Prince Edward Island Mussels In Guinness Stout Brothwith Soy Sauce, Black Olives, Onions, over Squid Ink Spaghetti

I USUALLY DON'T LIKE TO hold on to recipe ideas in my head for too long; so many have gotten lost in the clutter and excitement of creating and executing newer ones. And having already used a Top Chef-inspired Quickfire Challenge to render a meal where every food element was white (see White On Rice), I ended its accompanying post with the supposition of what to cook for a meal where all the ingredients were black in color.

One of my readers suggested squid ink pasta, which was a decent enough idea that, in theory, I knew I would prefer to work with. I was convinced to do so when I came across some artisinal pasta boxes in my local supermarket aisle that featured uniquely flavored—and colored—pastas.

I, at the time, used a Cremini mushroom (brown) taglialini (grooved fettucini) for a wonderful dish that featured salmon and included pastachios, leaving behind boxes of pasta that were flavored with salmon (pink),basil, (dark green), lemon (bright yellow), and, yes, squid ink (black, natch).

Having to wait a few extra days from when I was ready to cook my "Back in Black" repast (my nearby Food Emporium was, initially, out of stock of the squid ink pasta, so I had to wait until I could find another supermarket that carried it), I was finally able to get my hands on the pasta and was excited to "get cooking"!

Although the edible parts of mussels aren't black, the shells of Prince Edward mussels are—the mussel color would offer great visual contrast—accenting the black even more!—so I bought a 2 lb. bag of them as well, along with some black olives.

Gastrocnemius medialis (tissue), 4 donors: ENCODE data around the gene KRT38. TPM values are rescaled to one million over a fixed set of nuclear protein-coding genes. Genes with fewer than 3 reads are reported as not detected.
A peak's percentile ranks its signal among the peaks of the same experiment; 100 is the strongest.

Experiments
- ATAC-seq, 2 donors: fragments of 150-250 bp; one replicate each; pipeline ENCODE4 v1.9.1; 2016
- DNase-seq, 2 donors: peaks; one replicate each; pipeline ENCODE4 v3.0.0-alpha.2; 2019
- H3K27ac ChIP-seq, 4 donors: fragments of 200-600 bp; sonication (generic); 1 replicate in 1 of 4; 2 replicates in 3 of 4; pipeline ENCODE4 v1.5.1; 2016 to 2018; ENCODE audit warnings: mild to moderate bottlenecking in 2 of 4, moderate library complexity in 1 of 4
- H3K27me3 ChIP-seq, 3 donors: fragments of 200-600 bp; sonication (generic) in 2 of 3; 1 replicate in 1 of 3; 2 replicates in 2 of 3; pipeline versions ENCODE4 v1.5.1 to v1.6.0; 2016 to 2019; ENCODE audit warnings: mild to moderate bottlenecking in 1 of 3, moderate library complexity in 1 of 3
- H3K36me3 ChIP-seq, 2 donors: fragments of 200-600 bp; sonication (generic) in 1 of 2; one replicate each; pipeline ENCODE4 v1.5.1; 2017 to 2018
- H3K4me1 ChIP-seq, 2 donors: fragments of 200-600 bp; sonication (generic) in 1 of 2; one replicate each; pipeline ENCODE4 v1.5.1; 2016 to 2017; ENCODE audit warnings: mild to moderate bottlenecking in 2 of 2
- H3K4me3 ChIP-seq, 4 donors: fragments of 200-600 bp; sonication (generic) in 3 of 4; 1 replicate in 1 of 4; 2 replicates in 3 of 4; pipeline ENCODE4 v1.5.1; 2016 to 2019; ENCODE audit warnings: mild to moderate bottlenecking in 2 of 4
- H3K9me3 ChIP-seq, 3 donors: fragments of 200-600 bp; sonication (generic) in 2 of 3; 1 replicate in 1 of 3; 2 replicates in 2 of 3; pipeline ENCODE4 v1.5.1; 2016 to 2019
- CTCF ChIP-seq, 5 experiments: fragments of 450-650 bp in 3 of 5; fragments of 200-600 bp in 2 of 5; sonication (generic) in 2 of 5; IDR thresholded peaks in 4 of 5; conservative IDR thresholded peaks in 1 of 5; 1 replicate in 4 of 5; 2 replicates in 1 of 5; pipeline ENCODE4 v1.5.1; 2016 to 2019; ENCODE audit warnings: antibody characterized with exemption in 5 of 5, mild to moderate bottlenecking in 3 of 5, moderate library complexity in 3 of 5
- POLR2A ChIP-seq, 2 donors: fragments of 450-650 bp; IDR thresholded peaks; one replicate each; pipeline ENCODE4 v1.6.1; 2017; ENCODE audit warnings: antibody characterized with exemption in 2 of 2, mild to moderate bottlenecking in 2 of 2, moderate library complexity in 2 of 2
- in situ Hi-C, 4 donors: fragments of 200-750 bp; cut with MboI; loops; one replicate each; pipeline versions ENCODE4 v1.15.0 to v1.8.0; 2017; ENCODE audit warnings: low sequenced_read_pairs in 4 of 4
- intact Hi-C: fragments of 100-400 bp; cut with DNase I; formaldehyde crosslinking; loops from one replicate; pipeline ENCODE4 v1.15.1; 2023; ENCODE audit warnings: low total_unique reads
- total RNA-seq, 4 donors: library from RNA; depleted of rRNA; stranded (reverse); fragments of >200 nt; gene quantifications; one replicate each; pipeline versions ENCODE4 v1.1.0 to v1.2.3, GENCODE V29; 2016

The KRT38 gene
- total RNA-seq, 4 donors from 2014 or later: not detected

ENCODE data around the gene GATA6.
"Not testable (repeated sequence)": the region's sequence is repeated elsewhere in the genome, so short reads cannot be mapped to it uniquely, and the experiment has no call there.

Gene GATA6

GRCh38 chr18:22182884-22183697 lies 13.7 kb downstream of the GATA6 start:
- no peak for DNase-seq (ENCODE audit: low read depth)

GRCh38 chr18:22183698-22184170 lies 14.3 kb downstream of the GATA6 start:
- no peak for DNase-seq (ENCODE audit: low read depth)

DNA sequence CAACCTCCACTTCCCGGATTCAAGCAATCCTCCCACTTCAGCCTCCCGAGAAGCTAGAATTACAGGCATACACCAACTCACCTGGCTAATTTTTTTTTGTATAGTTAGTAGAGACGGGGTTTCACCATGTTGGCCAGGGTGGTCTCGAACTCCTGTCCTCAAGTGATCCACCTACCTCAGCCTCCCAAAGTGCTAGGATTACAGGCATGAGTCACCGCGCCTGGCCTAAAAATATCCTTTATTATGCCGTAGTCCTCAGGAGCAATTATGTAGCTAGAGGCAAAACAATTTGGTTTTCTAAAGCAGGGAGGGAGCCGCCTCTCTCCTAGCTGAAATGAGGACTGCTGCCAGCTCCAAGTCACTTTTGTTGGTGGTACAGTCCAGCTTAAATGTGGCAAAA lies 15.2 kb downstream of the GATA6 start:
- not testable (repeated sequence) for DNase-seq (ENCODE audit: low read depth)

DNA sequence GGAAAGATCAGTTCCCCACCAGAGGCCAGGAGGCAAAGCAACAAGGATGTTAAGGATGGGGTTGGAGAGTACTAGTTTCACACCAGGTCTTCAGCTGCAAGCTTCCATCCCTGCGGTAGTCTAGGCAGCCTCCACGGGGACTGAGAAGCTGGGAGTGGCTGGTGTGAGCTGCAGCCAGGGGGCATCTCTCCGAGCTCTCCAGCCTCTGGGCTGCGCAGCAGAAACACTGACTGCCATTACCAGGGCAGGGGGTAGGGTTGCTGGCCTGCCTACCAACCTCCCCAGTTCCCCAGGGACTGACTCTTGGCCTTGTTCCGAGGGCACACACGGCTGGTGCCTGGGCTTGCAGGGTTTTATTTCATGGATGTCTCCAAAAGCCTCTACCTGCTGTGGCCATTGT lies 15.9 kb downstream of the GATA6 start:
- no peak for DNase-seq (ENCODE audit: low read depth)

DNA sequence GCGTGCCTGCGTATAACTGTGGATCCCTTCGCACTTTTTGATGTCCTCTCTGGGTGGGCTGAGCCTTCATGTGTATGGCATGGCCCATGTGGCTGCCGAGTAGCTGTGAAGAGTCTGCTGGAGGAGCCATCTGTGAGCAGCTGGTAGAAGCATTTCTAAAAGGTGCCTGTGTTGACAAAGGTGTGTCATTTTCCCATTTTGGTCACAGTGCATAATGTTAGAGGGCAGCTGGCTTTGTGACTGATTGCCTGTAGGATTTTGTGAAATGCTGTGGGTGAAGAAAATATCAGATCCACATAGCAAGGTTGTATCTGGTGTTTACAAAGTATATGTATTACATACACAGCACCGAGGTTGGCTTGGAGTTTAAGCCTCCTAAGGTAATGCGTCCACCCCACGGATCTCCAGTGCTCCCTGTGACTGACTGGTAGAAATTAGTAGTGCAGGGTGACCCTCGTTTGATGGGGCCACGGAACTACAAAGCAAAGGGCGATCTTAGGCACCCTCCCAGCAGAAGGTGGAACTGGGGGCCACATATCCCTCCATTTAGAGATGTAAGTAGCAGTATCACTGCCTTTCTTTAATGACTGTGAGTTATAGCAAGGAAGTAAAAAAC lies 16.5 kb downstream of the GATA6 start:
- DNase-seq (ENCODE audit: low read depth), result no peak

Once I got home, I started the pasta prep while sautéing some chopped onion in some butter in the bottom of a big pot, letting them cook until some parts were near burnt. I then deglazed the bottom of the pot with a 16 oz. bottle of Guinness Stout (yay!). As I proceeded to bring that to a boil, I added a half a cup each of soy sauce and fish sauce, salt and fresh cracked pepper.

I let the liquid boil for a couple of minutes while stirring, letting much of the alcohol burn off, before I dropped in the full bag of mussels, then the small can of black olives on top. I tossed the mussels once and briefly in the liquid, then covered tight with a lid and let it resume and continue boiling for 3 minutes.

I arranged the cooked al dente pasta on the only black plate I have, spooning some of the Guinness broth on top. I arranged several mussels and olives on top of the pasta, spooning some black lumpfish caviar on top of the center mussel. Then, in a separate black bowl, I ladel some more mussels and olives in a pool of the broth.

I love it when I surprise even myself! I had cooked with Guinness before, for a sweet application (ice cream), with great success. This savory broth was a knockout winner. Earthy and having both bitter and sweet notes, the Guinness was amped up by the salty sweetness of the soy sauce, the subtle richness of flavors in the fish sauce, and the woodsy bursts of the bites of olive, all of them together working magic with the mussels without the risk of overwhelming them. The slight peppery hits from the few small fronds of wild arugula I mixed in with the pasta added a nice bit of character as well, not just in taste, but in color.

As great a success as this dish was, I feel I've fulfilled my personal "one color" challenge for the time being. Although if I do return to that well, I've got some post titles ready: Green With Envy; Red-Faced; Out Of The Blue; Purple Rain...?! =)

Bun Apple Tea!


Prince Edward Island Mussels In Guinness Stout Broth with Soy Sauce, Black Olives, Onions, over Squid Ink Spaghetti